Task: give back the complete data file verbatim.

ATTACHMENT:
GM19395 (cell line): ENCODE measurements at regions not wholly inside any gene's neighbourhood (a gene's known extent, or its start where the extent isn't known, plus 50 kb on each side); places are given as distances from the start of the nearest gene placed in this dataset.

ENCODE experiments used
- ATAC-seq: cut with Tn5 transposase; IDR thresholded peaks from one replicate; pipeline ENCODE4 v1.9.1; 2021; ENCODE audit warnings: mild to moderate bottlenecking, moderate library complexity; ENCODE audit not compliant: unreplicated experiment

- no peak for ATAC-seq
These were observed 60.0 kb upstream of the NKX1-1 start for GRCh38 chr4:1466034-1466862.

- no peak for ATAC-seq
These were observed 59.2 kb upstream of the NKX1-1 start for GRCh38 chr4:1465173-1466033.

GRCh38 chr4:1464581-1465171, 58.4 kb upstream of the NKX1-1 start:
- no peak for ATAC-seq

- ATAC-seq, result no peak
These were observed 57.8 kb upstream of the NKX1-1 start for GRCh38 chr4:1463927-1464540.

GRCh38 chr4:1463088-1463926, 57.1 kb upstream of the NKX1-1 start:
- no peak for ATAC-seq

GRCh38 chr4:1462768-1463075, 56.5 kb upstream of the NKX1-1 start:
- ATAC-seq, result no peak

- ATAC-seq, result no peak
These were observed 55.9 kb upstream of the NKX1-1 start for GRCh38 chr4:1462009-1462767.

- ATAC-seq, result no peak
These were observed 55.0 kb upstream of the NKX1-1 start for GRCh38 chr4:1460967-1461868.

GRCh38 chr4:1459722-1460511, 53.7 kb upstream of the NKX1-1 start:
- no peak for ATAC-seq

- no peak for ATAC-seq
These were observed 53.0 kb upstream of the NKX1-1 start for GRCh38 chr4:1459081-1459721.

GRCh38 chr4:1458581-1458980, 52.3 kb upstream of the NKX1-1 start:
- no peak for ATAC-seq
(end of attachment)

GM19395 (cell line): ENCODE measurements at regions not wholly inside any gene's neighbourhood (a gene's known extent, or its start where the extent isn't known, plus 50 kb on each side); places are given as distances from the start of the nearest gene placed in this dataset.

ENCODE experiments used
- ATAC-seq: cut with Tn5 transposase; IDR thresholded peaks from one replicate; pipeline ENCODE4 v1.9.1; 2021; ENCODE audit warnings: mild to moderate bottlenecking, moderate library complexity; ENCODE audit not compliant: unreplicated experiment

- no peak for ATAC-seq
These were observed 60.0 kb upstream of the NKX1-1 start for GRCh38 chr4:1466034-1466862.

- no peak for ATAC-seq
These were observed 59.2 kb upstream of the NKX1-1 start for GRCh38 chr4:1465173-1466033.

GRCh38 chr4:1464581-1465171, 58.4 kb upstream of the NKX1-1 start:
- no peak for ATAC-seq

- ATAC-seq, result no peak
These were observed 57.8 kb upstream of the NKX1-1 start for GRCh38 chr4:1463927-1464540.

GRCh38 chr4:1463088-1463926, 57.1 kb upstream of the NKX1-1 start:
- no peak for ATAC-seq

GRCh38 chr4:1462768-1463075, 56.5 kb upstream of the NKX1-1 start:
- ATAC-seq, result no peak

- ATAC-seq, result no peak
These were observed 55.9 kb upstream of the NKX1-1 start for GRCh38 chr4:1462009-1462767.

- ATAC-seq, result no peak
These were observed 55.0 kb upstream of the NKX1-1 start for GRCh38 chr4:1460967-1461868.

GRCh38 chr4:1459722-1460511, 53.7 kb upstream of the NKX1-1 start:
- no peak for ATAC-seq

- no peak for ATAC-seq
These were observed 53.0 kb upstream of the NKX1-1 start for GRCh38 chr4:1459081-1459721.

GRCh38 chr4:1458581-1458980, 52.3 kb upstream of the NKX1-1 start:
- no peak for ATAC-seq